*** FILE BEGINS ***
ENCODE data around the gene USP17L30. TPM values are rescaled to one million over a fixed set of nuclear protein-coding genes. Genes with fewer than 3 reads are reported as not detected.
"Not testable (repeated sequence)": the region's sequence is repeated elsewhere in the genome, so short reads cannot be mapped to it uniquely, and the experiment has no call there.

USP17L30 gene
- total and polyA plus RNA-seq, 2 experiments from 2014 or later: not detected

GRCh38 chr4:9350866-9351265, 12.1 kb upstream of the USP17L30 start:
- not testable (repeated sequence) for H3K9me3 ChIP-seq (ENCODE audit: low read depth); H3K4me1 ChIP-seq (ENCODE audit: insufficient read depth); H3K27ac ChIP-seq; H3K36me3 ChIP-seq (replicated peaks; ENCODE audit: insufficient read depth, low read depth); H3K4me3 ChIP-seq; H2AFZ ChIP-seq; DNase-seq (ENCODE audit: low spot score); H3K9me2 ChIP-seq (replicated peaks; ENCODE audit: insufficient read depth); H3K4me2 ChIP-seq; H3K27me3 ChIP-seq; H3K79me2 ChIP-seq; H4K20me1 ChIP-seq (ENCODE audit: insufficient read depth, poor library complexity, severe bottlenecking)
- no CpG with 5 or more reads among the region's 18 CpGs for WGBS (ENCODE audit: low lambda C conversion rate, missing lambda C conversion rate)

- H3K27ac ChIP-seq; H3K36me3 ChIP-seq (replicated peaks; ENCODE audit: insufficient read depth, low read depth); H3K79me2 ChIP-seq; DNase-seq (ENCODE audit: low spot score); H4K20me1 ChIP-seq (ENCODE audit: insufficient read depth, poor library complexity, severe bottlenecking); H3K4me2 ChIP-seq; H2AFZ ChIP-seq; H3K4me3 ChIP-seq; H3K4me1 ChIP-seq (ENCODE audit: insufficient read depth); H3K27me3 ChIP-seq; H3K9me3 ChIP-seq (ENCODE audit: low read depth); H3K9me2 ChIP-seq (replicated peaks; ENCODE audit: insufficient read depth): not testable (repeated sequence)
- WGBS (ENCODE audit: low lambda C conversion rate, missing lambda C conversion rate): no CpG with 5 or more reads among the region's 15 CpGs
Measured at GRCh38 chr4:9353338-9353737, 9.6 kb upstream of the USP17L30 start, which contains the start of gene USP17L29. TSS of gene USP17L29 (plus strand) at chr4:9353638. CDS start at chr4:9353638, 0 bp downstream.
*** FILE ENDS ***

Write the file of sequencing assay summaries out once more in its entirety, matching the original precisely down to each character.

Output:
ENCODE data around the gene USP17L30. TPM values are rescaled to one million over a fixed set of nuclear protein-coding genes. Genes with fewer than 3 reads are reported as not detected.
"Not testable (repeated sequence)": the region's sequence is repeated elsewhere in the genome, so short reads cannot be mapped to it uniquely, and the experiment has no call there.

USP17L30 gene
- total and polyA plus RNA-seq, 2 experiments from 2014 or later: not detected

GRCh38 chr4:9350866-9351265, 12.1 kb upstream of the USP17L30 start:
- not testable (repeated sequence) for H3K9me3 ChIP-seq (ENCODE audit: low read depth); H3K4me1 ChIP-seq (ENCODE audit: insufficient read depth); H3K27ac ChIP-seq; H3K36me3 ChIP-seq (replicated peaks; ENCODE audit: insufficient read depth, low read depth); H3K4me3 ChIP-seq; H2AFZ ChIP-seq; DNase-seq (ENCODE audit: low spot score); H3K9me2 ChIP-seq (replicated peaks; ENCODE audit: insufficient read depth); H3K4me2 ChIP-seq; H3K27me3 ChIP-seq; H3K79me2 ChIP-seq; H4K20me1 ChIP-seq (ENCODE audit: insufficient read depth, poor library complexity, severe bottlenecking)
- no CpG with 5 or more reads among the region's 18 CpGs for WGBS (ENCODE audit: low lambda C conversion rate, missing lambda C conversion rate)

- H3K27ac ChIP-seq; H3K36me3 ChIP-seq (replicated peaks; ENCODE audit: insufficient read depth, low read depth); H3K79me2 ChIP-seq; DNase-seq (ENCODE audit: low spot score); H4K20me1 ChIP-seq (ENCODE audit: insufficient read depth, poor library complexity, severe bottlenecking); H3K4me2 ChIP-seq; H2AFZ ChIP-seq; H3K4me3 ChIP-seq; H3K4me1 ChIP-seq (ENCODE audit: insufficient read depth); H3K27me3 ChIP-seq; H3K9me3 ChIP-seq (ENCODE audit: low read depth); H3K9me2 ChIP-seq (replicated peaks; ENCODE audit: insufficient read depth): not testable (repeated sequence)
- WGBS (ENCODE audit: low lambda C conversion rate, missing lambda C conversion rate): no CpG with 5 or more reads among the region's 15 CpGs
Measured at GRCh38 chr4:9353338-9353737, 9.6 kb upstream of the USP17L30 start, which contains the start of gene USP17L29. TSS of gene USP17L29 (plus strand) at chr4:9353638. CDS start at chr4:9353638, 0 bp downstream.